> children were listed in a different order in the will than in the
> inventory,
> probably because the individuals to whom they were bequeathed were listed
> in
> apparent birth order. (The family lived in Jackson Co., GA, if that
> helps.)
> Given the valuations and the order in which they were listed in the
> inventory, I deduced that Dilsy, Levina, Ned, Adam, and Peter were listed
> by
> their ages relative to one another, with the eldest first and the youngest
> last. I also concluded that Isham was an infant, probably under the age of
> two, because he was listed with Phereby. Phereby was probably still of
> child-bearing age. Given Dilsy and Levina's valuation compared to
> Phereby's,
> they had probably reached puberty but, as they were described as girls,
> had
> either not acheived "adulthood" (say, 14 to 18 years of age) or did not
> have
> sexual partners. If I can establish an age range for Dilsy and Levina, and
> if the children were listed in order by age, I may be able to establish
> age
> ranges for the boys. I'm in the process of reading the largely-intact tax
> records for this county; while the age ranges for slaves were not given
> (at
> least, not in the ones I've looked at so far), an increase in the number
> of
> slaves over time *could* indicate the birth(s) of a new slave(s) into the
> family as much as it could indicate an addition by some other means.
> Now that I'm reading this over, I think I'm making too much of the small
> amount of information contained in the inventory and will. This is the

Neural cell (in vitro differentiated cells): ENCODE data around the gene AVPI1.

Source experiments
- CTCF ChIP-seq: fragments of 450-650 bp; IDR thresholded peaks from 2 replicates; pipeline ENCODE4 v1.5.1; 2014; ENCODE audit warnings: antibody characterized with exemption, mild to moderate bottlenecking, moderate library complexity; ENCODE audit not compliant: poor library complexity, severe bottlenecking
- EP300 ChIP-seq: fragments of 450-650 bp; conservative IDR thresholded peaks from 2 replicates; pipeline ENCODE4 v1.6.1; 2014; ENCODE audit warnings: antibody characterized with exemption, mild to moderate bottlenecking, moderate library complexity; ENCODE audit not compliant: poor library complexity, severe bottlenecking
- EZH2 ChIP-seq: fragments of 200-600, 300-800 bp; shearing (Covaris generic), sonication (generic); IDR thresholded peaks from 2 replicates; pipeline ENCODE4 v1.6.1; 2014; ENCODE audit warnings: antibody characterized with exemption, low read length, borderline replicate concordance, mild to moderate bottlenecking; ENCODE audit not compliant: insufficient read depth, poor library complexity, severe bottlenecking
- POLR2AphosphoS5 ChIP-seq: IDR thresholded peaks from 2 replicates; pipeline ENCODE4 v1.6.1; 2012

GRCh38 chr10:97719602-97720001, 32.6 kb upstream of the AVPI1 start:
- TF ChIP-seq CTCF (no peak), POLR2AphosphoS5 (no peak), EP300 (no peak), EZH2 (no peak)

> only
> information I have to work with at the moment, however, and so I'm trying
> to
> make the best of it. Ned is the only one I've been able to track outside
> of the records created by the probation of this estate, and only because
> he
> stayed in the family, so to speak. I would be happier if I could find some
> sort of record detailing how each slave was acquired by this family; I
> have
> my suspicions, but without deeds or some other record of transfer or
> acquisition (the search for such is ongoing and apparently never-ending),
> I
> hesitate to formulate even the most tentative hypothesis.
> At any rate, my questions to the list are:
> 1) Is it reasonable to conclude that these individuals were inventoried
> and
> valued according to age, or am I way off base? My assumption is that
> slaves at or near their prime, for lack of a better phrase, would be
> valued
> higher than those who were still maturing, hence the staggered values.
> 2) Does anyone know of any articles or books that discuss slave
> valuations,
> and specifically any that deal with valuations vs. age? I've been reading
> Black/African-American research guides and NGSQ articles on slave
> genealogies, all of which have been incredibly helpful, and I have a list
> of
> related articles from other journals I'm trying to obtain. But perhaps I'm
> missing a pertinent reference?
> I appreciate any and all insight into this matter.
> Sincerely,
> Dawn Watson